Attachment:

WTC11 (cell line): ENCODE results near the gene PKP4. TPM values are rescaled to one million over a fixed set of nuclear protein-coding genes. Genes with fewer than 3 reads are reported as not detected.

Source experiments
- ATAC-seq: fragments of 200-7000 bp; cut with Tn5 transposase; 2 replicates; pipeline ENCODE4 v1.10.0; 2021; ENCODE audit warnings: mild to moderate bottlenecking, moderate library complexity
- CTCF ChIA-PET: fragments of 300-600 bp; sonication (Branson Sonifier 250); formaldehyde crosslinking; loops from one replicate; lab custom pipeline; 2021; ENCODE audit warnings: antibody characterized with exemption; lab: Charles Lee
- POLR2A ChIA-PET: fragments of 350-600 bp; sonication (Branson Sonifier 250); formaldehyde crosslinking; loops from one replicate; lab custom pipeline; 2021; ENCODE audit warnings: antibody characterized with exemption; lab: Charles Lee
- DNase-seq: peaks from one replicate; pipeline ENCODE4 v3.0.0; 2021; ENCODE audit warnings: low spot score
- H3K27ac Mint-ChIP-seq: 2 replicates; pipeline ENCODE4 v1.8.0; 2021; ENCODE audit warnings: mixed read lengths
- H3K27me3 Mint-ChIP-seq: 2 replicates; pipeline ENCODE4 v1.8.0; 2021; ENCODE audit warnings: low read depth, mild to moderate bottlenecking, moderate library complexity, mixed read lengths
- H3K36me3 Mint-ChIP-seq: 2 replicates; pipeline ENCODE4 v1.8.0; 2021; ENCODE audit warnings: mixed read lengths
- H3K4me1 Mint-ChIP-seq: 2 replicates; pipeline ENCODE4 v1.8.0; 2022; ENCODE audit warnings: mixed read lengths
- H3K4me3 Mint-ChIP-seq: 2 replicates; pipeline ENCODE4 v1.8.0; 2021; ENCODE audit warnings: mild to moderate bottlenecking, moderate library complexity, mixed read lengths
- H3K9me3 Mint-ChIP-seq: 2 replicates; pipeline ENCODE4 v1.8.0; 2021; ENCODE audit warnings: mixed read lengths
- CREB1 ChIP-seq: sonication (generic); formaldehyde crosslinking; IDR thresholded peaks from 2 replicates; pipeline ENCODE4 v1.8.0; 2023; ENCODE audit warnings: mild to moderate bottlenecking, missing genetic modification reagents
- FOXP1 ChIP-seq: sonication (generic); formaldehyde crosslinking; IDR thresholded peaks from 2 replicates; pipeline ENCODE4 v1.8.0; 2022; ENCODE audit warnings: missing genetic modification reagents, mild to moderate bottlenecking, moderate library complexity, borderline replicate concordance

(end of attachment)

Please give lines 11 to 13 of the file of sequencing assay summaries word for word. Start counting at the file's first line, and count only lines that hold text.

- H3K4me3 Mint-ChIP-seq: 2 replicates; pipeline ENCODE4 v1.8.0; 2021; ENCODE audit warnings: mild to moderate bottlenecking, moderate library complexity, mixed read lengths
- H3K9me3 Mint-ChIP-seq: 2 replicates; pipeline ENCODE4 v1.8.0; 2021; ENCODE audit warnings: mixed read lengths
- CREB1 ChIP-seq: sonication (generic); formaldehyde crosslinking; IDR thresholded peaks from 2 replicates; pipeline ENCODE4 v1.8.0; 2023; ENCODE audit warnings: mild to moderate bottlenecking, missing genetic modification reagents